Wheed Machey

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I have diabetes and use a long acting repository insulin that slowly is released over about 24 hours. At night, if my blood sugar is very low  I sweat and awake.* That can happen if I forget to eat at all  after mid day because of mild 
gastroparesis;  my slovenly slouch stomach just sits there silently doing-nothing. I don’t get hungry.  see  

For the same reason, lazy stomach,  I don’t like to eat much before lying down to sleep; a meal will stagnate acidly while   waiting for attention like a supplicant at The Department of Motor Vehicles.

By contrast,  mildly low  levels during sleep can spin off splendiferous dreams. At night when my bed is toasty warm the little lake of repository insulin warms up  too, and that heat causes a faster release of insulin. Last night I had such a dream based on the following real life situations:

My daughter, a well known free lance writer, has been waiting during several years for an eminent national  U S newspaper to be granted a visa to send her to Cuba for an interview with their most popular TV personality; he has, in effect, become too big to fail; he gently but sharply lampoons the average Cuban’s encounters with the dictatorship.

Yet it is unlikely a visa will be granted for an interview in the near future because of the  politics and economic circumstances of the two countries. The Cuban government fears calling more attention the embarrassingly popular TV show magnate. Our government– while grandly announcing an historic breakthrough in  diplomatic relations, tourism and commerce– fears voters.  Long after the hoopla, no average citizen can visit freely, independently, economically, and legally.

The two governments have quietly collaborated on restrictions which give each what they want, but pitifully little to the average would be visitor who hopes to travel freely and communicate freely with average Cubanos. The restrictions  and process remain obscure, but effectively make it impossible to visit except under conditions imposed by cooperating tour agencies and privileged Cuban groups that can profit nicely from the  great interest in Cuba travel. It is as usual: profit and  politics rule.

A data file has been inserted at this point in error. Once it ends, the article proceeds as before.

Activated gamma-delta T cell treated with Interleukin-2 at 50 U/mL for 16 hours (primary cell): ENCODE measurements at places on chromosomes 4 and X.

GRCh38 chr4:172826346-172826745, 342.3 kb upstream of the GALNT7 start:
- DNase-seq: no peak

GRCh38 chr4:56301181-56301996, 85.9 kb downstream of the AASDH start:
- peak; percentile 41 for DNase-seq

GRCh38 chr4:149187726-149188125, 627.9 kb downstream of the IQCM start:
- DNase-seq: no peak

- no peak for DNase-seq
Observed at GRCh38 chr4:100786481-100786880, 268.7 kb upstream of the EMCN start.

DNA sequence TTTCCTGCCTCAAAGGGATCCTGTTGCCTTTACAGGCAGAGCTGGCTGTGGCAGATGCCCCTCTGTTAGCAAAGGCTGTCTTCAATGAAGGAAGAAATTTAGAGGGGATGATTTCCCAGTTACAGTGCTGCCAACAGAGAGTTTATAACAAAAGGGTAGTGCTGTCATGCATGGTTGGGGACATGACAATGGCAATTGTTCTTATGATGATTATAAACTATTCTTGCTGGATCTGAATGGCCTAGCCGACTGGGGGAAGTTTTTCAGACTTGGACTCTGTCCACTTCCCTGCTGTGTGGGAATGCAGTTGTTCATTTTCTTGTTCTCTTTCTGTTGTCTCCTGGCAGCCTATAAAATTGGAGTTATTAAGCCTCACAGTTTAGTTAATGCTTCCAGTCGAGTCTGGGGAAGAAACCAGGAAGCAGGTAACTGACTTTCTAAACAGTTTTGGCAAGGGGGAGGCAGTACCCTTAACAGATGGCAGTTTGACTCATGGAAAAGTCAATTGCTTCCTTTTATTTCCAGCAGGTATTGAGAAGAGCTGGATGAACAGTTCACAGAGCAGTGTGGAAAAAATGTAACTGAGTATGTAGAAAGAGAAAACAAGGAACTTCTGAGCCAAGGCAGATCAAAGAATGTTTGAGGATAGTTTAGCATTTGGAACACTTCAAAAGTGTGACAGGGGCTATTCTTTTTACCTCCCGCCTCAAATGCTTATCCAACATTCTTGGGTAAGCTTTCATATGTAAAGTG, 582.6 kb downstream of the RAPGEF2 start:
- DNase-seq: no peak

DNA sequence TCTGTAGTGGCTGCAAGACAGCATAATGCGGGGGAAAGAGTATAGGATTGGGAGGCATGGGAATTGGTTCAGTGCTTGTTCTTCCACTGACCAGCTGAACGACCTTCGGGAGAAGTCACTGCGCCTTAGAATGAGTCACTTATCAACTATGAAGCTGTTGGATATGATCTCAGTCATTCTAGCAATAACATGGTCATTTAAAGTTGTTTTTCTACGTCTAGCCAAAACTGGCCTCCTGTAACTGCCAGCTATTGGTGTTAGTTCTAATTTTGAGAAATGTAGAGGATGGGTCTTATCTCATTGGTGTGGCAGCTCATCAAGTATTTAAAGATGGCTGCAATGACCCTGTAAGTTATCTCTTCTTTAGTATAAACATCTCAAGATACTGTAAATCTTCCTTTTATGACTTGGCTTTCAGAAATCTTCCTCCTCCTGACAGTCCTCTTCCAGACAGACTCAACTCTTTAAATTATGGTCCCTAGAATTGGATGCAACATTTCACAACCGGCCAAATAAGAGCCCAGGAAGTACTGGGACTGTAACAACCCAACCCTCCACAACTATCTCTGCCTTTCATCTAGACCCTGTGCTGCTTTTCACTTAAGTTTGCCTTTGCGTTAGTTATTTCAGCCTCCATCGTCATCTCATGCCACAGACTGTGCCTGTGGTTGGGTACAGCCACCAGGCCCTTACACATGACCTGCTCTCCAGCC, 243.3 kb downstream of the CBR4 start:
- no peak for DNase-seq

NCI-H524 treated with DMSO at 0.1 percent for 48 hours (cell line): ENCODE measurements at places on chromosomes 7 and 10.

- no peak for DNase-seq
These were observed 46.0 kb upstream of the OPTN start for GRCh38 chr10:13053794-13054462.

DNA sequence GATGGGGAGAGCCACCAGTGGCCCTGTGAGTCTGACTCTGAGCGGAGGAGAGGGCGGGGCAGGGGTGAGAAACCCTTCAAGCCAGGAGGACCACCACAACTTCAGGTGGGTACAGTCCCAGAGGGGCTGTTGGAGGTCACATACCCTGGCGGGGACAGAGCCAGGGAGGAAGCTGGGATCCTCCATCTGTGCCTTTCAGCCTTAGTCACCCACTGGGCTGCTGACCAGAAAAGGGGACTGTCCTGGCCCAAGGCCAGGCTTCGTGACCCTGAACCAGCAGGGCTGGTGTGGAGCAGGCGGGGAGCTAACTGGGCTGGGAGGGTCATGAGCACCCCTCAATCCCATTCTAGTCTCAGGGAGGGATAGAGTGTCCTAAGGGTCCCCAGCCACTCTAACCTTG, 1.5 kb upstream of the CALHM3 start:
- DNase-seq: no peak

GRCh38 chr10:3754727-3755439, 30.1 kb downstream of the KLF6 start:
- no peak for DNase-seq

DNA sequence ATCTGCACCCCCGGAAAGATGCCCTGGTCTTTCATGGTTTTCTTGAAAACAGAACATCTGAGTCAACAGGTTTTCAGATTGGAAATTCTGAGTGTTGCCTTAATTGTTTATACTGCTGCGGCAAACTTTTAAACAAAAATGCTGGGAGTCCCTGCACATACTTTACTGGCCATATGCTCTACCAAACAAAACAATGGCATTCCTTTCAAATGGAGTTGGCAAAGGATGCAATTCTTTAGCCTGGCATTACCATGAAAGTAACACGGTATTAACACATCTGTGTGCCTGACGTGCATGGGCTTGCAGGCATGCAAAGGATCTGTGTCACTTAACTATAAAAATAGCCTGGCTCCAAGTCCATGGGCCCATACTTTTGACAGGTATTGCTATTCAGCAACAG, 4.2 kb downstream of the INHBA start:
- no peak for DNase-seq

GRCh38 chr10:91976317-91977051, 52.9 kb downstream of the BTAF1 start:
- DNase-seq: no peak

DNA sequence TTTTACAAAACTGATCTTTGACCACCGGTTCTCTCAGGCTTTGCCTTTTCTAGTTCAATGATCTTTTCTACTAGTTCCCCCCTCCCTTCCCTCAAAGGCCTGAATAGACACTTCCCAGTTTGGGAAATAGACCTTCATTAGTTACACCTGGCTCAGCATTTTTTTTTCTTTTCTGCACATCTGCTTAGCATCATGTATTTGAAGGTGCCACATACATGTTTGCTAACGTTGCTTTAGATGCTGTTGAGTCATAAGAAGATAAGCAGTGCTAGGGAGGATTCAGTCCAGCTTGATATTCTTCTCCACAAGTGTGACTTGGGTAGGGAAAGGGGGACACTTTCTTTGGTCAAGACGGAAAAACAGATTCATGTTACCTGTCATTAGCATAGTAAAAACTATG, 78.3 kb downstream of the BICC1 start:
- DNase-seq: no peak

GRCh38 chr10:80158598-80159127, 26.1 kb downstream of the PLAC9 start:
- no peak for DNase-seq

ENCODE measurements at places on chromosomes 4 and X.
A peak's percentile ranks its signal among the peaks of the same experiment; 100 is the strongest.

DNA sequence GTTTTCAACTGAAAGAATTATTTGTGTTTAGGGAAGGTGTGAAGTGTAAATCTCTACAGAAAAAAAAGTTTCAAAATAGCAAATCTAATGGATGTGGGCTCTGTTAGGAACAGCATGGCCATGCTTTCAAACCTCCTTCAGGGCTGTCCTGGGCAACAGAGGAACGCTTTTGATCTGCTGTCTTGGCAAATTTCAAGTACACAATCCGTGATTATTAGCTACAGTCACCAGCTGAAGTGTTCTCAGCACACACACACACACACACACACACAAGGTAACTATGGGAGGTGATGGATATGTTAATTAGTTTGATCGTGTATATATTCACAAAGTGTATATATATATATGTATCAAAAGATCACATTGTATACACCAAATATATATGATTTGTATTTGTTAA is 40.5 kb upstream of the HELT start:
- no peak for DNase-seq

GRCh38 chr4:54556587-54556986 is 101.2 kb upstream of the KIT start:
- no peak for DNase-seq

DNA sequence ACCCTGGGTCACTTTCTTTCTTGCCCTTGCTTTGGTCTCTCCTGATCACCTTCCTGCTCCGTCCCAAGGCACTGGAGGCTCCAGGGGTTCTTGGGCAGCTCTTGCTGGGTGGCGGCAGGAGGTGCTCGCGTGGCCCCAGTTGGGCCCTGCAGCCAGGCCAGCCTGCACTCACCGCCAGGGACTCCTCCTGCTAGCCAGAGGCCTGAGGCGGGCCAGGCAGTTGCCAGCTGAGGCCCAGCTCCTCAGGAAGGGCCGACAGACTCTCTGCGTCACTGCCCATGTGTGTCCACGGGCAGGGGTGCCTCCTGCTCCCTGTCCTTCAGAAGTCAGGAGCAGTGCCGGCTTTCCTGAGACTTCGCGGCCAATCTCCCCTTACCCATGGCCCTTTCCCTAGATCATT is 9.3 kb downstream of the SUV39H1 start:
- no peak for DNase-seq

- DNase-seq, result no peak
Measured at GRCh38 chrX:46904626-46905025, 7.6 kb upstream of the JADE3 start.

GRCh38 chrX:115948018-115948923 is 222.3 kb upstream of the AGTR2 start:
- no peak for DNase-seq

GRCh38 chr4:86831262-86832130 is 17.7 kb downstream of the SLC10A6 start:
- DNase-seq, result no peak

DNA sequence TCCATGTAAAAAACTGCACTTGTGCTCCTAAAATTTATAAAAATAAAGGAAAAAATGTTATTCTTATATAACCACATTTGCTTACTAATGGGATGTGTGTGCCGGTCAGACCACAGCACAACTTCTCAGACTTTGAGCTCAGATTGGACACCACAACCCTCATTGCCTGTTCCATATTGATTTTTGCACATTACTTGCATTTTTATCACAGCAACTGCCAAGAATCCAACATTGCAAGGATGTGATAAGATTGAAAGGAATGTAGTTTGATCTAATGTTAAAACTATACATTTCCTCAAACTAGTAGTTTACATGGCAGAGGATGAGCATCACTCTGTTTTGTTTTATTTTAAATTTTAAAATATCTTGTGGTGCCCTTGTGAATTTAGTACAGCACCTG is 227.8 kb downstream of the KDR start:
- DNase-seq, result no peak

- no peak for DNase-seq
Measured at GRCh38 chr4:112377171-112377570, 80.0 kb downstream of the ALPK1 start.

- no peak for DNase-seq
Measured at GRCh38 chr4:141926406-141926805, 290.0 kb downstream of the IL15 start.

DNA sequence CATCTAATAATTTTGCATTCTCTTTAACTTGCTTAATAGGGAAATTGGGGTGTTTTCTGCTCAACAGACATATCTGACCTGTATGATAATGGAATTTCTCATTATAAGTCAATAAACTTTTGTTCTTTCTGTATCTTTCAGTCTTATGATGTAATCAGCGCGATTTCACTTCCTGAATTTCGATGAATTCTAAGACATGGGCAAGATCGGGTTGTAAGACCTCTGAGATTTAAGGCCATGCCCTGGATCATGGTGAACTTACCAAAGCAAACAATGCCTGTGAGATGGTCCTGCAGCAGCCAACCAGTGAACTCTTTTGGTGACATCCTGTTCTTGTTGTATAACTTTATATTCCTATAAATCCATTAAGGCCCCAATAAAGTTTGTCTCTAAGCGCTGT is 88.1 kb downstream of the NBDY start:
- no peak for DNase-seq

But last night was different. In a low sugar moment, L’s visa was approved. After a long and involved series of preparations too detailed to recall or understand, she left. Shortly afterward, a mysterious person called to ask me to remind her to look up Wheed Machey in Havana. At that point I awoke, recalling that I had not eaten much supper. Blood sugar 73; half a banana and a quarter of an apple took care of that nicely.

But what to do about Mr. Machey? Afraid to forget details as in most dreams, I wrote down his name and slept on it. Today I called L, but she didn’t know how to reach him, so I am posting, emailing and Face-booking this open letter, hoping it will be shared, and ultimately reach Wheed Machey H:

Muy estimado Sr. Machey,

Le saludo cordialmente. Lamento la nececidad de intentar conectarme con Ud. de esta manera tan extraordinaria. Creo que posiblemente somos parientes. Mis tatarabuelos vivian en Matanzas ,  pero no se nada de ellos. Por la situacion internacional creo que no voy nunca poder viajar a Matanzas antes que me muera.   Con la esperanza que me pueda responder lo mas luego posible,


Juan Heriberto Huachuca  Machey


*Long ago I used both insulin and two oral medications for diabetes; after 45 minutes sweating in a very hot sauna, which always delights me, I felt weak; thanks to the combination of oral medications and long acting insulin my blood sugar was 10! But since stopping all medication except insulin I have never had a similar problem.